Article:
Rifle Sport – Live at the Entry/Dead at the Exit.

Rifle Sport – Live At The Entry…Dead At The Exit (Ruthless) 1983. I used to work with a guy in Denver that was from Minneapolis. He told me that Rifle Sport got their name from a shooting gallery there. Is this true?

Rifle Sport were part of the third wave of alt/punk/whatever bands I talk about in my Man Sized Action post. How about post-hardcore? That’s a nice academic title and it actually kind of fits this band.

This is their second to last album and it is one of my favorite live LPs ever. The mix makes you feel like you are sitting right in the 7th Street Entry and you really get a feel for how dynamic the band was on stage.

Ron Hotpad mentions in the Micronotz post that a lot of these midwestern bands in the 80′s were unclassifiable and I agree with him. You hear influences like Iggy with the Notz and Husker Du with Man Sized Action, but in general thier sound is thier own.

Rifle Sport sound a lot like Mission of Burma and they get compared to them somewhat regularly. It’s true that J. Christopher’s vocals have a resemblance with Roger Miller’s and on first listen, the comparison is valid. Listen closer and you will hear more than just a Burma clone.

One of the more obvious differences between Burma and Rifle Sport can be heard on the song Marseilles. Listen to how that song FUCKIN ROCKS. Y’see, no matter how arty a post-HC midwestern band of the period got, there was that element of ROCK evident in the music.

As time worn on, the classic rock fixation that underlies midwestern punk became more pronounced. Some bands like Soul Asylum became everything they were supposed to be against and eliminated the post-HC element from thier sound altogether. Drunks With Guns envisioned themselves as a Flipper-style reaction to HC orthodoxy but anyone who has heard the black album knows that there is a major fuckin resemblance between it and the riffage of Black Sabbath. Am Rep appeared a few years later and bands like The Cows straddled the line between balls-out rock and art-noise through the nineties.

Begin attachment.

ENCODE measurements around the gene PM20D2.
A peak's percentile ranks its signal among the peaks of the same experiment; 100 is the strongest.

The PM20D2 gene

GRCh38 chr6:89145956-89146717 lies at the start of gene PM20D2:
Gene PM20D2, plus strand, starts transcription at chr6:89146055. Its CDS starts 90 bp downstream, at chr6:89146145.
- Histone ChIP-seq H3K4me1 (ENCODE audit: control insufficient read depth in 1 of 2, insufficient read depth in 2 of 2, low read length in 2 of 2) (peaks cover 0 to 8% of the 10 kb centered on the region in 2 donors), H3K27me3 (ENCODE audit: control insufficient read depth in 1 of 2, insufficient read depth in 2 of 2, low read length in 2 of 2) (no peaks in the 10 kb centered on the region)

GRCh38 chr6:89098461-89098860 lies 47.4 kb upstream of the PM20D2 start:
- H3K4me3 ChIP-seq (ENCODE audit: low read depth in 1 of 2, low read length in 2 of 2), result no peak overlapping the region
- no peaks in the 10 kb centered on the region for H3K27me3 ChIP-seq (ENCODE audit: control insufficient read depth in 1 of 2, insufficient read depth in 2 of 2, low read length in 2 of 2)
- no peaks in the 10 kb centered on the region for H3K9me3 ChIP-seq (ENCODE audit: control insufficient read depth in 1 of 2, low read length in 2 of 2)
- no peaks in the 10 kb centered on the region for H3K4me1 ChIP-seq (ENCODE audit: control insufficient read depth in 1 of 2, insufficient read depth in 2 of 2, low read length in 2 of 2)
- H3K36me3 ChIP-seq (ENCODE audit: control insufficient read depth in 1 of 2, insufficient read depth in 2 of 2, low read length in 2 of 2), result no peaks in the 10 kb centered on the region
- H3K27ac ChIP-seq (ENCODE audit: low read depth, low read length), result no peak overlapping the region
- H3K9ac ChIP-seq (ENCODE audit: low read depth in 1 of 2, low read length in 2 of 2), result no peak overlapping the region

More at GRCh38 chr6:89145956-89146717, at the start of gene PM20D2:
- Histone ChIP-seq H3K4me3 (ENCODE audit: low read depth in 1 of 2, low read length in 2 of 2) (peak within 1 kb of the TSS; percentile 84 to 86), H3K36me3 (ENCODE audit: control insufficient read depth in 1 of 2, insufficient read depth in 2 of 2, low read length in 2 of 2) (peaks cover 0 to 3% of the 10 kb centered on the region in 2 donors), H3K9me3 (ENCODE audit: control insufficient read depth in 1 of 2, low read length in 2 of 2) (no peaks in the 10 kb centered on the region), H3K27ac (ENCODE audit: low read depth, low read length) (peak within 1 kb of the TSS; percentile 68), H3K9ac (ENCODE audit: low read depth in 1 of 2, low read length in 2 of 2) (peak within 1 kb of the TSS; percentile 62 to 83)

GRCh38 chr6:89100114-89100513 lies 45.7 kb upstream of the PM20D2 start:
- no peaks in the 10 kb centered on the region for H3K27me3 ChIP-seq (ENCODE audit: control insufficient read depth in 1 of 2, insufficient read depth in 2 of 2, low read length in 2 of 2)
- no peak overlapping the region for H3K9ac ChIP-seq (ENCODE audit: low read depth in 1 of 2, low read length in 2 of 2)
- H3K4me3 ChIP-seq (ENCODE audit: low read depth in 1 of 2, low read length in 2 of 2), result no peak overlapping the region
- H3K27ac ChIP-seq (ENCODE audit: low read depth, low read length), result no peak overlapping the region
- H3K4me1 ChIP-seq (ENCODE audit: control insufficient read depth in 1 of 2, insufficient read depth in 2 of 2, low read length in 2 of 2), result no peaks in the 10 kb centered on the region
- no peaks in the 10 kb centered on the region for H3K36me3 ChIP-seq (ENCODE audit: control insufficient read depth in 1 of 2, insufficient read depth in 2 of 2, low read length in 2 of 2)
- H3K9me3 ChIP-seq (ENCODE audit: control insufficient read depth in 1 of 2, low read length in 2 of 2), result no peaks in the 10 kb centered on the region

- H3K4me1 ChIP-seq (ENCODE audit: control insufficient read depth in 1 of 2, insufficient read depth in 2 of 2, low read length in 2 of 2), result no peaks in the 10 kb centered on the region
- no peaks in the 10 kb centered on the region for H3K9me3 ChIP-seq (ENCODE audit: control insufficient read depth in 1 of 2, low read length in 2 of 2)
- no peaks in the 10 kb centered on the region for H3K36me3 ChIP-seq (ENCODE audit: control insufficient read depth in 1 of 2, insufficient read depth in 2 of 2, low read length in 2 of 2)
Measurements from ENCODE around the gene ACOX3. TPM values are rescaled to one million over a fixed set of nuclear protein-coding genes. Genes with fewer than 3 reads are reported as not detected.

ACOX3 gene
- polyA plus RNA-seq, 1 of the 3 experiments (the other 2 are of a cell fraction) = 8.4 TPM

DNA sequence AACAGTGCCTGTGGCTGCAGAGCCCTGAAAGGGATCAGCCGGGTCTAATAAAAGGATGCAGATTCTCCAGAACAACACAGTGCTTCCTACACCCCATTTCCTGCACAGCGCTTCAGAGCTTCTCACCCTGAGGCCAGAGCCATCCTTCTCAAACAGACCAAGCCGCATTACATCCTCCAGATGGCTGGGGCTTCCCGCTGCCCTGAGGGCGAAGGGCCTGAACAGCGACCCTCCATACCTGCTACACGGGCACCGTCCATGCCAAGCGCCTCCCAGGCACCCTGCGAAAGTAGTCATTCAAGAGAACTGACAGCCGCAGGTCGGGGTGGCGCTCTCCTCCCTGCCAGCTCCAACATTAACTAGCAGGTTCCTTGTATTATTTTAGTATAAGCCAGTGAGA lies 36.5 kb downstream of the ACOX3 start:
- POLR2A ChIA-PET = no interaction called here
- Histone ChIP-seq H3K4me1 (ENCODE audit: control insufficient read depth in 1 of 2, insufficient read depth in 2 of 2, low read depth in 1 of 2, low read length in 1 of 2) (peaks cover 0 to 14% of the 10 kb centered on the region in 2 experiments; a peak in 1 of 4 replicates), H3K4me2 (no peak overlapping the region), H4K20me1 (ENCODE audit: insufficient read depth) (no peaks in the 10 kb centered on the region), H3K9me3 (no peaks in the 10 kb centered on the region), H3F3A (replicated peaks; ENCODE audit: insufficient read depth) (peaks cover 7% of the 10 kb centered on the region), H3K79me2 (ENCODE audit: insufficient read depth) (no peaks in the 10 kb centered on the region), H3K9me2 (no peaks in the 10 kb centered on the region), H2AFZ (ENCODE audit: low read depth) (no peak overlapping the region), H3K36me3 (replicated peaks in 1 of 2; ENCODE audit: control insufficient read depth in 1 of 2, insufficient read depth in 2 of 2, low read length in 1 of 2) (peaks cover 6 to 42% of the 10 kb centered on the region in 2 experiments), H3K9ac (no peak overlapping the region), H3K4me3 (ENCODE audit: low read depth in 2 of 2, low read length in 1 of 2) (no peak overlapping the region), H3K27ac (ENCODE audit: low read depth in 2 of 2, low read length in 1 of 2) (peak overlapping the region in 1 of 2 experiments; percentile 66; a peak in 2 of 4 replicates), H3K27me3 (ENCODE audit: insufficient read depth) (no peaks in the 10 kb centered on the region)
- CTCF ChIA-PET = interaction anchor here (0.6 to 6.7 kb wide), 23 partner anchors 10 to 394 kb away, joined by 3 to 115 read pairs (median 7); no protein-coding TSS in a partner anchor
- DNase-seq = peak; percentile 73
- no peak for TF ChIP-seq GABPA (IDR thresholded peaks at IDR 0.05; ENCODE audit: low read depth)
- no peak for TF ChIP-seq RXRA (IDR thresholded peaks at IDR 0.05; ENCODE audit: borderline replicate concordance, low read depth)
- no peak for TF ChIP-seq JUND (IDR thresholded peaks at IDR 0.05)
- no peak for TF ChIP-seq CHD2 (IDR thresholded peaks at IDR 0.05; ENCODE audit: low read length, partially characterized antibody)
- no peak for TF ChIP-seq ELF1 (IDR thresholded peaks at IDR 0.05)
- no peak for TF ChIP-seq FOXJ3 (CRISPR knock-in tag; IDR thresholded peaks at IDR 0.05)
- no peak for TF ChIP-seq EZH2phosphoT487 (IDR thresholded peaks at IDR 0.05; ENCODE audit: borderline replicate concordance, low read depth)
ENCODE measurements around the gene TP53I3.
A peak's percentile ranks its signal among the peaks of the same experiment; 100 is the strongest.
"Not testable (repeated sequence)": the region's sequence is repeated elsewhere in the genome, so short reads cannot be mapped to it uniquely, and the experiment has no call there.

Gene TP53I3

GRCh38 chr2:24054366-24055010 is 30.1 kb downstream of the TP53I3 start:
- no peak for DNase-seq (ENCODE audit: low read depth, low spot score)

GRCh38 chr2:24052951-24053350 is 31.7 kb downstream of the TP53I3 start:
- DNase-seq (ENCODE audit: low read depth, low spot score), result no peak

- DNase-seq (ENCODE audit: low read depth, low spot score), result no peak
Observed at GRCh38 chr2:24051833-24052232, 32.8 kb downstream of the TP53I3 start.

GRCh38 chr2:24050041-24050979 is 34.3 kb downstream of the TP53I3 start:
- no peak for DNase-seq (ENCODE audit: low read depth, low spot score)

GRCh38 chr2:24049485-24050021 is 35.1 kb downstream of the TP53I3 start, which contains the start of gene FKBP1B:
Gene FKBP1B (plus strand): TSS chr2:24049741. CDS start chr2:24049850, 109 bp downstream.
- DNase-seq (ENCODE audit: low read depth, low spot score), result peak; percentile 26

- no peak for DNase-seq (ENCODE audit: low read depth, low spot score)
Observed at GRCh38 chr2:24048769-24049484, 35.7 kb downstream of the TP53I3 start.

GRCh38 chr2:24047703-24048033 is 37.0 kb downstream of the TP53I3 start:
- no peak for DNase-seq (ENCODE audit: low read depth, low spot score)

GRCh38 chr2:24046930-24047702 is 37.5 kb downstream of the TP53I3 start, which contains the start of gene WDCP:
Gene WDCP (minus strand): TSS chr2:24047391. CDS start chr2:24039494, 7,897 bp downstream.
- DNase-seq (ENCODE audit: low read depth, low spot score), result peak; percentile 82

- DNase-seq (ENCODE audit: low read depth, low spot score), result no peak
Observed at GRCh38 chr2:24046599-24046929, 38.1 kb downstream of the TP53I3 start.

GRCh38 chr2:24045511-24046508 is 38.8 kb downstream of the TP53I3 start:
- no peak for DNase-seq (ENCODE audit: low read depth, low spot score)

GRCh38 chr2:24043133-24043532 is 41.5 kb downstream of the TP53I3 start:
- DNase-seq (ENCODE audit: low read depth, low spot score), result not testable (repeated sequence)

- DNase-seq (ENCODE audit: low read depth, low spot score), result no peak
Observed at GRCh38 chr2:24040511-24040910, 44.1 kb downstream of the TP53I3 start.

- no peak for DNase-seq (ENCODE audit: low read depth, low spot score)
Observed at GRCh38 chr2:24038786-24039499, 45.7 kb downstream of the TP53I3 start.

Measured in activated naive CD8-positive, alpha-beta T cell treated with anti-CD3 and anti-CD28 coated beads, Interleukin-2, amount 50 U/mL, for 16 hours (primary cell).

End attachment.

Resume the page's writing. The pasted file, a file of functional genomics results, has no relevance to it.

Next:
Marseilles is a great representation of “midwestern alt post-whatever” in that it perfectly balances the artsyness of Burma with the strut of Ted Nugent and is unapologetic of both. I love Burma (probably more than Rifle Sport when all is said and done), but they were too high-minded East Coast to pull off a riff like this.

The members were also involved in Breaking Circus, a great band from Chicago. Flour went on to record solo stuff during and after the break-up of Rifle Sport. Todd Trainer went on to record solo as Brick Layer Cake and drum for Shellac.

Also of note, this LP is a tribute to the engineering genius of Iain Burgess…who in a dream world, I would get to interview for this blog. He was the man behind the board for many a great Chicago/Midwestern punk LP back in the day and more than any one single figure, he probably sculpted the sound of this genre of music.